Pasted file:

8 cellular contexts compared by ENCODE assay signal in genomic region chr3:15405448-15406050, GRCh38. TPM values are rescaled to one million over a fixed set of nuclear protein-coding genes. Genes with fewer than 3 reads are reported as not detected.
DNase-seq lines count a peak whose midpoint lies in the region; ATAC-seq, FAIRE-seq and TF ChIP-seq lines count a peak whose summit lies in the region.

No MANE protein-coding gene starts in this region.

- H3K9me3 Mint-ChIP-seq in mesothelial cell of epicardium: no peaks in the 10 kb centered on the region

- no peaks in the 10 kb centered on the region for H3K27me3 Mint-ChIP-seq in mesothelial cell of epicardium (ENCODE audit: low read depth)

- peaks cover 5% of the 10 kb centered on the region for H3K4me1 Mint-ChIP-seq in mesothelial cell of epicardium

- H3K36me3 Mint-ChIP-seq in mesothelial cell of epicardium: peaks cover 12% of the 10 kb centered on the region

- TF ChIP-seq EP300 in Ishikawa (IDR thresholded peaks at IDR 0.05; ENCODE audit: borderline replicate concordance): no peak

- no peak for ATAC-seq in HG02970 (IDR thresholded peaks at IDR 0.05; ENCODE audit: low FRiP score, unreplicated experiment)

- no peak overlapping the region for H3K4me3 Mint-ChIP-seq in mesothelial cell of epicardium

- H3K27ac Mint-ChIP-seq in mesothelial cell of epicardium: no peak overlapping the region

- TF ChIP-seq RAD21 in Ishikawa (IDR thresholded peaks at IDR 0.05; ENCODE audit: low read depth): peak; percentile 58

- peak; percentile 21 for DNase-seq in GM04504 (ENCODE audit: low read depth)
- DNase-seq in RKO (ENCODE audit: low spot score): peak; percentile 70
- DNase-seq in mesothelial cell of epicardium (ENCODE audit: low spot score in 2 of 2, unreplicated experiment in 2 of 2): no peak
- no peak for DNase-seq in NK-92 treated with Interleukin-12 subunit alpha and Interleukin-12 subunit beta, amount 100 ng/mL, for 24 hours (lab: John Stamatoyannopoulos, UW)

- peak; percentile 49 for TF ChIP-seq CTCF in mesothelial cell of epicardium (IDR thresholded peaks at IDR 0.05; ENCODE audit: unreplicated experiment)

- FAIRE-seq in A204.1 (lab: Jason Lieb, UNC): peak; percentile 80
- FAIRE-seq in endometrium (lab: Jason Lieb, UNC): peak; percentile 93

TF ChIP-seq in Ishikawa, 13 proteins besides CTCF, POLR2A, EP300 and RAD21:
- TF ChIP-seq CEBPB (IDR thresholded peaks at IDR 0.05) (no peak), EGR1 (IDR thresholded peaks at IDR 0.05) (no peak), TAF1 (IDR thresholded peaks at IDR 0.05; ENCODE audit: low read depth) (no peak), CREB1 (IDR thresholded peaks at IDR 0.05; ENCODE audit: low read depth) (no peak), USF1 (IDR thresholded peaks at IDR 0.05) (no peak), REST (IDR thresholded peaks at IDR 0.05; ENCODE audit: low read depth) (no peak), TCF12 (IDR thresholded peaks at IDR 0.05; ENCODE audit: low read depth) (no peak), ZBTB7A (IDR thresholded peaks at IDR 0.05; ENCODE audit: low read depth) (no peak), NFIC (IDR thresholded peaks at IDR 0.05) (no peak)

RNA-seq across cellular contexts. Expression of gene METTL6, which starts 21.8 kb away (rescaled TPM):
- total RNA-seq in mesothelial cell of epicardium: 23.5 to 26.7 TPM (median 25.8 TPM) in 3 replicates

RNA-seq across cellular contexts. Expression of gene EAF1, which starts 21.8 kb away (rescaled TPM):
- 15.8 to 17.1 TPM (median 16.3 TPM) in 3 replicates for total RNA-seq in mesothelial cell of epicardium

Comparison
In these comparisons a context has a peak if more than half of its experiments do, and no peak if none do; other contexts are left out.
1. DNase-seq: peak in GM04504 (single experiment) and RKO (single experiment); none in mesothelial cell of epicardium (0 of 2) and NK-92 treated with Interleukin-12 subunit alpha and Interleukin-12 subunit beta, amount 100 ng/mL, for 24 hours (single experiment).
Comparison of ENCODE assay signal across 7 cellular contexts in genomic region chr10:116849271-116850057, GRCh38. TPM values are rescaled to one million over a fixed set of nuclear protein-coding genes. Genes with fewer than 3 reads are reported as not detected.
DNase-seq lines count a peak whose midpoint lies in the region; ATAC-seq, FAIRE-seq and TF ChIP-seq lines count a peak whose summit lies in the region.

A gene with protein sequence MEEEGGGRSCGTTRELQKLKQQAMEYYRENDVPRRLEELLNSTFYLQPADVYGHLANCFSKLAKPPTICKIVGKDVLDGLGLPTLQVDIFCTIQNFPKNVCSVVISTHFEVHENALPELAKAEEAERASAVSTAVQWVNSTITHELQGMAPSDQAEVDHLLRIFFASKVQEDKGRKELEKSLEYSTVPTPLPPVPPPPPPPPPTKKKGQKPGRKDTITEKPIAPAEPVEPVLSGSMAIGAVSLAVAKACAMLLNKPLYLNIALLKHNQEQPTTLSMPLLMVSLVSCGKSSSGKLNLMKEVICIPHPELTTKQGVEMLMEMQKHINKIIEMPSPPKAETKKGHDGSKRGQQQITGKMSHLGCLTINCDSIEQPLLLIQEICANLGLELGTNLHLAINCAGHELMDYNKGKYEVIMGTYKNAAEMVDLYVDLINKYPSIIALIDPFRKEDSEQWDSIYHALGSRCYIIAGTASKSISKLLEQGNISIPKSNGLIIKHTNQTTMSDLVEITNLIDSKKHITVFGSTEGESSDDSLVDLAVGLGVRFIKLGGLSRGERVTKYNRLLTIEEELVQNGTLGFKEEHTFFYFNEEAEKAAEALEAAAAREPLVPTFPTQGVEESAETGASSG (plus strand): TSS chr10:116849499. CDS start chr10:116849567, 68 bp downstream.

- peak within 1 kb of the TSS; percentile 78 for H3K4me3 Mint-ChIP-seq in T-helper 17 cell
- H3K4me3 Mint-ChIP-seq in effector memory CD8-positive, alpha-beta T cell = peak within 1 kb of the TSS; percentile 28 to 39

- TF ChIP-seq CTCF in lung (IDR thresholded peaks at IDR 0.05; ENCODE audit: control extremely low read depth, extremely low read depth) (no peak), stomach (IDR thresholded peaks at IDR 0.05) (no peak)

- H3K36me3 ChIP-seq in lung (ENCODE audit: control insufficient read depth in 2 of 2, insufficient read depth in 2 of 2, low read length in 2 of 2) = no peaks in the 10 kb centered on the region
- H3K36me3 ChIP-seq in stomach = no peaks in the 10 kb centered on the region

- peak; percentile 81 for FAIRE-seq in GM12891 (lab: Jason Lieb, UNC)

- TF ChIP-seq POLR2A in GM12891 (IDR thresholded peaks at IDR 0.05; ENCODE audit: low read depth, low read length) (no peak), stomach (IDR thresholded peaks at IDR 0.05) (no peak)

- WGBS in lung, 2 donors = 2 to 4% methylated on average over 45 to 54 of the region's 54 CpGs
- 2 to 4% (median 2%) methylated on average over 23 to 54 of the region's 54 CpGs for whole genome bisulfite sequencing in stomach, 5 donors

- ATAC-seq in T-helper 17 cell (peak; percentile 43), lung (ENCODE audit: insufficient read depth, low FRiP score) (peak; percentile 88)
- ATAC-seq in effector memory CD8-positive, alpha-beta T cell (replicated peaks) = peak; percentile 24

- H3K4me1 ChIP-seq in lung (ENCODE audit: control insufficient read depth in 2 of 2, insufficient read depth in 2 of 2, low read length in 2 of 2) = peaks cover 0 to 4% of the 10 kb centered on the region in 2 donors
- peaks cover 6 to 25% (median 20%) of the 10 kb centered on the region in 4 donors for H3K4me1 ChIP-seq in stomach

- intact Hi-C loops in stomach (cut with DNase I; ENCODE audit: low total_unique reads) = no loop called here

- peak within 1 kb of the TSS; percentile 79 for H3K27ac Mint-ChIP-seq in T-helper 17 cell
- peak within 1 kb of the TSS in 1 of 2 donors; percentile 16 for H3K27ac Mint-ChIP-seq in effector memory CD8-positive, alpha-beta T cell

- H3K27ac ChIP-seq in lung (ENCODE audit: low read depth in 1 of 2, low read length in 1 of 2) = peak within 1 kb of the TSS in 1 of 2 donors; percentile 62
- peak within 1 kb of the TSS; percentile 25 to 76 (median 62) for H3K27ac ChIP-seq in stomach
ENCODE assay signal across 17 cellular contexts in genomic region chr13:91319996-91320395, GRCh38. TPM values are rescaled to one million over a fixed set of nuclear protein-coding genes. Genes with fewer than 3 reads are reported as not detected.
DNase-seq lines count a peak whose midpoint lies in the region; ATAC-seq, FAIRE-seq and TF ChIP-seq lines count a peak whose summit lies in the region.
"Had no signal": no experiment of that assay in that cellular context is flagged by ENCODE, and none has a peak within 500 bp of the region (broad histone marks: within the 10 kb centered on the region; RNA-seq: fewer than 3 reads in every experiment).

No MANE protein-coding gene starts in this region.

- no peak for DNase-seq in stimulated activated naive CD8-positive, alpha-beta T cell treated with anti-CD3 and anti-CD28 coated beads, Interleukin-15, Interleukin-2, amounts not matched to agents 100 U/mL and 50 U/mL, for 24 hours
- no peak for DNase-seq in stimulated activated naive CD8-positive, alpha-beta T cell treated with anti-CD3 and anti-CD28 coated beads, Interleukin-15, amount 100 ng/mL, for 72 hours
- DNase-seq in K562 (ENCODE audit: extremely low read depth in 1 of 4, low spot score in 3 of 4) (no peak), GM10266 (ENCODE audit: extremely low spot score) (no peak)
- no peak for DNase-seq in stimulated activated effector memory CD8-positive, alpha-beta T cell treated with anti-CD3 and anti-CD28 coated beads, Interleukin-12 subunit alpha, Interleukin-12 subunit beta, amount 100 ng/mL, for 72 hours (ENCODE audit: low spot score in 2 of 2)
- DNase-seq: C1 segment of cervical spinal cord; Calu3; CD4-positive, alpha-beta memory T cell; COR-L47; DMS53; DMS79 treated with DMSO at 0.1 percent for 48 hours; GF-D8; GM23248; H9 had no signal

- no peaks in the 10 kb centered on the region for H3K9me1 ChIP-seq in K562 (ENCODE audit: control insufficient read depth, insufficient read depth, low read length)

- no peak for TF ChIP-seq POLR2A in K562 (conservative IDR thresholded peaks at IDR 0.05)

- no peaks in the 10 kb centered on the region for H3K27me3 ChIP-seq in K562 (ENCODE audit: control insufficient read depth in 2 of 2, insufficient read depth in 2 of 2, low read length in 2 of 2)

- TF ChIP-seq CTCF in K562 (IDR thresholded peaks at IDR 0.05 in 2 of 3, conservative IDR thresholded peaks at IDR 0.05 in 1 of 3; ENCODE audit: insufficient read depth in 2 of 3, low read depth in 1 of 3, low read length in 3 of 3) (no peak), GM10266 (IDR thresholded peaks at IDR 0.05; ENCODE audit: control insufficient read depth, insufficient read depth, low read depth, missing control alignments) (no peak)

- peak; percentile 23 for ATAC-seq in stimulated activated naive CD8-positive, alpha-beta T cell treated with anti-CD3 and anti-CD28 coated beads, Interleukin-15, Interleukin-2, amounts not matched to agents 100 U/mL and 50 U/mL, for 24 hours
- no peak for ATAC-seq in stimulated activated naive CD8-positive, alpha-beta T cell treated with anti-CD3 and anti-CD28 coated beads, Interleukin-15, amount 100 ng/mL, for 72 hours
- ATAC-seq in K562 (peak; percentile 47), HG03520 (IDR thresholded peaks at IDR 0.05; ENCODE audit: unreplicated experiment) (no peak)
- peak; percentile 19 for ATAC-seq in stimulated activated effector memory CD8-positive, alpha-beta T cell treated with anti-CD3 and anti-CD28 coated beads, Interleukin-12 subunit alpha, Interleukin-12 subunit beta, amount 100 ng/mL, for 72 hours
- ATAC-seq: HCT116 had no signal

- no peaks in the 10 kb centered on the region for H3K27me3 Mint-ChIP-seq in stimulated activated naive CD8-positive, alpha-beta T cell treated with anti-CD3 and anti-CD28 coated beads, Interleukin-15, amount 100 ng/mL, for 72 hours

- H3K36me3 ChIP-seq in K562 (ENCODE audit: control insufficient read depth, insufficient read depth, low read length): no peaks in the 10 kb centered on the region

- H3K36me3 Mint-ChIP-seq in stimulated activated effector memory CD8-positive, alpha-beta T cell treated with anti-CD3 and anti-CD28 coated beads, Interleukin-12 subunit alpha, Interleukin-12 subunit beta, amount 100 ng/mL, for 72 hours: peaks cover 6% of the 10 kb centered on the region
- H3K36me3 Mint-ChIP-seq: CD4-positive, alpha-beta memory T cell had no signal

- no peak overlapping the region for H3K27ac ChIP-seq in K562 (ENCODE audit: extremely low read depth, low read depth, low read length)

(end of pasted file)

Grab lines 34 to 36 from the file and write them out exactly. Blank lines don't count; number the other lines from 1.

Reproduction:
- TF ChIP-seq CTCF in lung (IDR thresholded peaks at IDR 0.05; ENCODE audit: control extremely low read depth, extremely low read depth) (no peak), stomach (IDR thresholded peaks at IDR 0.05) (no peak)

- H3K36me3 ChIP-seq in lung (ENCODE audit: control insufficient read depth in 2 of 2, insufficient read depth in 2 of 2, low read length in 2 of 2) = no peaks in the 10 kb centered on the region
- H3K36me3 ChIP-seq in stomach = no peaks in the 10 kb centered on the region